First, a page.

• I am a 70 year old patient that has chronic pain from fibromyalgia pelvic floor spasms and back pain. Been on Vicodin for 7 years and now what I get from doctors is “too bad so sad.”

  • There is, obviously, a problem with people obtaining and selling opioid pain medications in this country, and almost every other country in the world. But isn’t it shame, how such a pathetic goverment in…(supposedly) the greatest and freest country in the world, makes their most vulnerable citizens pay dearly, for every single problem that arises, that they are to stupid and to ignorant to come up with a logical solution for, other than making its own people suffer? And to think, every time you turn your TV or radio on, their wanting to go to war with some country that’s making their people suffer, I mean Seriously, REALLY?!! It’s no wonder that all these other countries laughing at us and wanting to wipe us off the face of the earth!!! Our own pathetic goverment makes laughing stocks of the United States who also makes their own people suffer!!
    And, Just like the pathetic, (MULTI BILLION DOLLAR) fence that our “Wanna Be” President wants to build, and seriously thinks, that it’s going to stop Mexico’s drugs and it’s citizens from entering the United States… If they seriously think that by passing this new law…. (limiting the amount pain medication, Dr’s can prescribe their own patients… (something a good Dr, spent years in college, and countless hrs studying medicine , on top of their years of experience being a Dr and learning …. something the government HASN’T GOT A CLUE ABOUT, AND ABSOLUTELY NO KNOWLEDGE OF, other than they “THINK” that everyone… (who has to live with chronic pain every single day of their lives, and depends on Opiate pain medications to give them somewhat of a better quality of life)… Is selling them to the hood on the street corner)… they’re going to somehow put a stop their so called “OPIATE CRISES”, they need to be ALL pack up and find new jobs!! They say they’re trying to cut the number of overdoses and suicides… Lmao, yeah right!! Watch and see how many people start swallowing bullits, because they just can’t live with the pain our goverment seems to think we should!! I guarantee I’ll be one of them too!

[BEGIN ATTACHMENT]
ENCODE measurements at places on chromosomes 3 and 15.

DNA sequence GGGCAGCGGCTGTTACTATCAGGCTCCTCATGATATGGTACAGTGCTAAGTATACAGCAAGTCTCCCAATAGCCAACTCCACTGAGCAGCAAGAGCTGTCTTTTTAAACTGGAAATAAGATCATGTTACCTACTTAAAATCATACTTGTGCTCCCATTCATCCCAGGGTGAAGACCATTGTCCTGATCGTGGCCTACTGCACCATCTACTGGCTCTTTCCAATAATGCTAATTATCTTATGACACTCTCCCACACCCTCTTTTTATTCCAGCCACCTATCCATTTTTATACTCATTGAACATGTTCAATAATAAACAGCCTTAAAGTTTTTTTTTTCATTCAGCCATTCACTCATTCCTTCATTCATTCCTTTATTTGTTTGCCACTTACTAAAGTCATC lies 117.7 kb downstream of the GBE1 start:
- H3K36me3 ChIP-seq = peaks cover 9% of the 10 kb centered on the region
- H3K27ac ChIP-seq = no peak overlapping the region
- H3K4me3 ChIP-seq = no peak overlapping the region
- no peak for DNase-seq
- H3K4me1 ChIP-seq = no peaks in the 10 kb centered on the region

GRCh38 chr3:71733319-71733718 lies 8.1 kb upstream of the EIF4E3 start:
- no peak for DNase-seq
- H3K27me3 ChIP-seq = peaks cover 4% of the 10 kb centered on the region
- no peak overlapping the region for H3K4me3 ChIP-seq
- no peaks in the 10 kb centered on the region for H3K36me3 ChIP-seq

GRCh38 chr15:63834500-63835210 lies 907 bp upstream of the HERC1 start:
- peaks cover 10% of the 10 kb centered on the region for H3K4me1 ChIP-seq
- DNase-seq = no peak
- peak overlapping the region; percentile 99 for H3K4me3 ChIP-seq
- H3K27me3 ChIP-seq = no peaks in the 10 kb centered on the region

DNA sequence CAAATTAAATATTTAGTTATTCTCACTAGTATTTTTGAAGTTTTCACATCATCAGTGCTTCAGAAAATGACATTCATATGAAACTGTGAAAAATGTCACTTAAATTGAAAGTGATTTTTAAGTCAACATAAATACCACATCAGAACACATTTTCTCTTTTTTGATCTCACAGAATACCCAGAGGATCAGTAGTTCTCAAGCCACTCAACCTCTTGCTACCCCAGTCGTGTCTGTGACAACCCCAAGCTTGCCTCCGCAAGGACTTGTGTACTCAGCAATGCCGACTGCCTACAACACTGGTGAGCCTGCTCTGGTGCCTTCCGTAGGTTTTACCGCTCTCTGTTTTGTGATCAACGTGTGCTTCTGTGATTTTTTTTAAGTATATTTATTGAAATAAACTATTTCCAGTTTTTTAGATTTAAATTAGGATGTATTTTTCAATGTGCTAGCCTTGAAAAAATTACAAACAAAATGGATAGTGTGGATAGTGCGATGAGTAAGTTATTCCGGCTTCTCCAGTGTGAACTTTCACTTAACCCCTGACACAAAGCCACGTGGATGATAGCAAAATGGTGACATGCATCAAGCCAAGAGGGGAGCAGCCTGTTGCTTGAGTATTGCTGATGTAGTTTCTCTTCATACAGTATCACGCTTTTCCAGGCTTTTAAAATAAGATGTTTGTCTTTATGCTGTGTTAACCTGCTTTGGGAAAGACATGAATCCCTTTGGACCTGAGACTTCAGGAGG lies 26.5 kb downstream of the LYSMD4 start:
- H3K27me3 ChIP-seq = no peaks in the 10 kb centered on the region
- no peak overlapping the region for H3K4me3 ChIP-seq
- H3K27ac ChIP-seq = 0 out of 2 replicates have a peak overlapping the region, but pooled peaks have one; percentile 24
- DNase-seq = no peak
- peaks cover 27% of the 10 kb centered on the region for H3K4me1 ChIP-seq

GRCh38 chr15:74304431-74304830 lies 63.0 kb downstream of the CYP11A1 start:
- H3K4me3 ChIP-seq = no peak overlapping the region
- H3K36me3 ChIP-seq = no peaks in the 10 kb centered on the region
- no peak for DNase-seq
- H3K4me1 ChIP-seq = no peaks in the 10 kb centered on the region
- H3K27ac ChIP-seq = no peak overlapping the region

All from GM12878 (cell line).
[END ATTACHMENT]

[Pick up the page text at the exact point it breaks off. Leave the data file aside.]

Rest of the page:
• I really think the government should put more $$$$$$$ into mental health programs. I think a lot of people who kill themselves could probably have been helped. Instead! “They” decided to go after the people in pain and take away our quality of life. I 100% agree with you Reed that the M.D. who went to school for years and years should be the one making ALL the decisions about how much pain medication people in pain can have. I am so sick of being in pain and I do think about ending my life because my pain is so severe. Then I remember my kids and even though I am in pain 24/7 I am still their mom and I still have to try some how to be here for them.
      My husband has recently had to quit his job because of my health. I receive disability. We receive NO other public assistance. I would love to go to work. But here I sit or lie with senators, congressmen and Trump telling me that my pain isn’t so bad. That I don’t need those opiates, because I am probably going to sell them on the corner. DAMN! If only I could walk that far!

  • I have had adhesive arachnoiditis (AA) since 2003. If you never heard of AA here is a brief definition. It is a poorly known disease because it is listed as “rare” by the National Organization for Rare Disorders. To those of us who deal with severe, intractable pain, however, arachnoiditis (/pain/spine/suspecting-diagnosing-arachnoiditis) is well-known. It ranks at the top of the list of “worst pain conditions,” along with metastatic bone cancer, renal colic, chronic regional pain syndrome, and migraines.
    The gov’t. wants to reduce my ms contin, my life expectancy has dropped tremendously if this does occur. Apparently the gov’t does not care for those who suffer each and every day and now, I can guarantee life expectancy for us will now drop substantially. I am already seeing a physiatrist/phycologist to help me stay alive. Appears the gov’t cares more for those that abuse opioids than those that need the medication to live. The gov’t should let these people kill themselves instead of us committing suicide. Goes to show how ignorant our govt is.

    • “Appears the gov’t cares more for those that abuse opioids than those that need the medication to live. ” Robert you could not have made a better statement!